If you don't like wacky British humor, you will not like this book. If you do, then read on...
When I started listening to this book, I felt a bit off balance until I realized history, as well as everything else, is different in this world. Also, I was intimidated by all the literary references, wondering if I could enjoy the book without having read all of the works referred to. I kept going though, and I'm glad I did. The book kept my interest all the way through, the characters are great, the plot is highly imaginative and intelligent and the narrator did a great job. I'm looking forward to the rest of the books in the series!
I had a little trouble getting started with this book - I started it, found it too slow and put it away for quite a while. I was convinced to try again and was entranced. I became so engrossed with the style and easy pace of the novel and Precious, I was disappointed when the book ended. This is not an action packed adventure novel but rather a poetic and magical tale. I just discovered to my joy that this is only the first in a series! I had never given Botswana much thought before listening to this book and now wish I could visit... Highly recommended.
I love epic fantasy and listen to a lot of it, but this book shines. The hero, Caz, is remarkable in his strange journey among people and Gods. A really different sort of hero, he is most likeable. The author's language throughout the book is beautiful and the narrator is fantastic. I highly recommend this book.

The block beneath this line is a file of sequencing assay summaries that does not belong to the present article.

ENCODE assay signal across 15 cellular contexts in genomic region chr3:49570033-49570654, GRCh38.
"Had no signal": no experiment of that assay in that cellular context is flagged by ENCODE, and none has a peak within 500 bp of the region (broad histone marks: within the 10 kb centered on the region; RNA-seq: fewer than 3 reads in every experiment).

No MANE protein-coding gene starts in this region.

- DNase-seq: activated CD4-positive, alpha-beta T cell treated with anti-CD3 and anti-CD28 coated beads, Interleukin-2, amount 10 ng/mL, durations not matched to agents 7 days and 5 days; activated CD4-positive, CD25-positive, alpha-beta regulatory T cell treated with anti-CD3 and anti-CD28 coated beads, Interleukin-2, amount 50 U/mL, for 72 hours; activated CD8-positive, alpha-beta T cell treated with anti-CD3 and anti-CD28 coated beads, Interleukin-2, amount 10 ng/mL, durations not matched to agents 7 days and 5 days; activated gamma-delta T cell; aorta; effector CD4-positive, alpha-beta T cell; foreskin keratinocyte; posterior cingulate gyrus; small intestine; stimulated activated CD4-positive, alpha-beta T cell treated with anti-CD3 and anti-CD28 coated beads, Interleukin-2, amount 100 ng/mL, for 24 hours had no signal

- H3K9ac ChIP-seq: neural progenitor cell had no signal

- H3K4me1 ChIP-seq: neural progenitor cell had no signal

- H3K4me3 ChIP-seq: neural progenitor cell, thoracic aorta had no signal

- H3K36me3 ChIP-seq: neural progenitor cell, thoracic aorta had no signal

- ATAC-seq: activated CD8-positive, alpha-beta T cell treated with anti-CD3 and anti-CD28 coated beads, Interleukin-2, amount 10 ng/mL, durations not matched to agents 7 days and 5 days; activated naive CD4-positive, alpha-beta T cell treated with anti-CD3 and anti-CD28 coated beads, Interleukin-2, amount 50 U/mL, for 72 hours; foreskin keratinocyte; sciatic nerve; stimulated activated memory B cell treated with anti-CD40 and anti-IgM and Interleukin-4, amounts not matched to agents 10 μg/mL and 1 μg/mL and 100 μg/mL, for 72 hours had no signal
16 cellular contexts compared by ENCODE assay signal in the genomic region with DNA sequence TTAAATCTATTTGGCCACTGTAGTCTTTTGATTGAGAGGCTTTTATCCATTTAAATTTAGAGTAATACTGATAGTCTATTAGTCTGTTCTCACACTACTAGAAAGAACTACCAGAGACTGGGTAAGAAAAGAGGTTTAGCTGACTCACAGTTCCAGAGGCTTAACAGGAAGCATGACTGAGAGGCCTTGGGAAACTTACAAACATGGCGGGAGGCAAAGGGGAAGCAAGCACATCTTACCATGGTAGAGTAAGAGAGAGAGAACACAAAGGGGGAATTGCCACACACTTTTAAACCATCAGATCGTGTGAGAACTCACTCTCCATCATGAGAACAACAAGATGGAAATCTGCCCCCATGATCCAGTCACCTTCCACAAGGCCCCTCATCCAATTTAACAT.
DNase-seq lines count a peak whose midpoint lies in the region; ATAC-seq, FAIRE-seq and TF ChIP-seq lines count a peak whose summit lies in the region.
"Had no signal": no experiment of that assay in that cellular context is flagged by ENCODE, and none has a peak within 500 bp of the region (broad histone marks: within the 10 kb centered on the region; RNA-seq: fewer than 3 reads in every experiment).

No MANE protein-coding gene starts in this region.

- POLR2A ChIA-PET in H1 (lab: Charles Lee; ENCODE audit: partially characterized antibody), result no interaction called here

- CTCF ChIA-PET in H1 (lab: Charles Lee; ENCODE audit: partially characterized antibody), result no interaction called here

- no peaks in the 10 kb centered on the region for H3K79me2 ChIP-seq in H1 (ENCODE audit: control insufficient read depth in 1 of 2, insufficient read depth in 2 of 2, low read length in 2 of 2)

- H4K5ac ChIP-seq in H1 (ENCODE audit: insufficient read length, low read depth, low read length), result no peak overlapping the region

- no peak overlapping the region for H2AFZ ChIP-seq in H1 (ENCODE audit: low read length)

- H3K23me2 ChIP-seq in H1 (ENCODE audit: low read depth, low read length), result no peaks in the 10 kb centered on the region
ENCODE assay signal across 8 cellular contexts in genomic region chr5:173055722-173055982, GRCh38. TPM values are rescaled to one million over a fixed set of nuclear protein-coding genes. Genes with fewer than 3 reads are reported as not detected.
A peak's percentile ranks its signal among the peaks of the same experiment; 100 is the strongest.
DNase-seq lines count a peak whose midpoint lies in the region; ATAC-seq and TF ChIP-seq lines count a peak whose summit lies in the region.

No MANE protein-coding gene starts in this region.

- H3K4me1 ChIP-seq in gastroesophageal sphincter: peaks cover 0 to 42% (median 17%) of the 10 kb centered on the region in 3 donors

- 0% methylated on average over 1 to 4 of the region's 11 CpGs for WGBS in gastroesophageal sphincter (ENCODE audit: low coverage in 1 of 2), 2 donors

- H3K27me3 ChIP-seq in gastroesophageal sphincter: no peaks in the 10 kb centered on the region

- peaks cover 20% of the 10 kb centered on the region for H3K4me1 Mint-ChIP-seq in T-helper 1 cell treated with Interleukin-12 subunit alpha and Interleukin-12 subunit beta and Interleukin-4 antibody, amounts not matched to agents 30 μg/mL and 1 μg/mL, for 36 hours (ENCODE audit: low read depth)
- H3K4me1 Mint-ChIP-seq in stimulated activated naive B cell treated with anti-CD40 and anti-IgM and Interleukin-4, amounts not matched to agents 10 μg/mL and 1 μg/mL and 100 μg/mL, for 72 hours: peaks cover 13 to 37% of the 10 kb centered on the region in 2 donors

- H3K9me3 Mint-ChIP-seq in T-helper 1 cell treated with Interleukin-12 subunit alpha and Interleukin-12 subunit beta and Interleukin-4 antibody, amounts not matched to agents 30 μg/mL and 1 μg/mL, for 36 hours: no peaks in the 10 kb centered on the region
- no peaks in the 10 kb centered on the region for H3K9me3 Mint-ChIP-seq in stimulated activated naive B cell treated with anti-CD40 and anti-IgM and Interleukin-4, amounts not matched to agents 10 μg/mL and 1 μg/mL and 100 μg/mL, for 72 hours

I don't take the time to review too many books, but I just finished listening to this and highly recommend it. It was mesmerizing - I couldn't turn it off. The characters are so well developed, so real I keep thinking this must have been a true story. It isn't, but the author was inspired by her own sister's serious illness. The characters are all so human - flawed yet shining and immensely loveable, each in their own way. Set around sister Maddie's aggressive luekemia and sister Olivia's struggle to produce her first movie, Don Quioxte, during her sister's illnes, the tale unfolds as a series of letters, emails, and faxes from Olivia to the people in her life - family, associates, and ex(?) boyfriend Michael. As Maddie battles her illness with courage and dignity, Olivia battles movie studios, directors, and ex-bosses to get her movie made. I would not have thought I would enjoy a tale consisting entirely of letters and other correspondence from Olivia, but I found it immensely interesting and engrossing.
This book is not sugar coated and the ending is devastatingly real but amazingly satisfying at the same time. Olivia's wickedly humorous observations balance the sadness and keep this book somehow upbeat despite Maddie's tragic illness. There is no fairy book ending, but there is most certainly salvation - the real life kind as Olivia discovers so much about herself and the people she loves.
I highly recommend this poignant, entertaining, truly outstanding listen!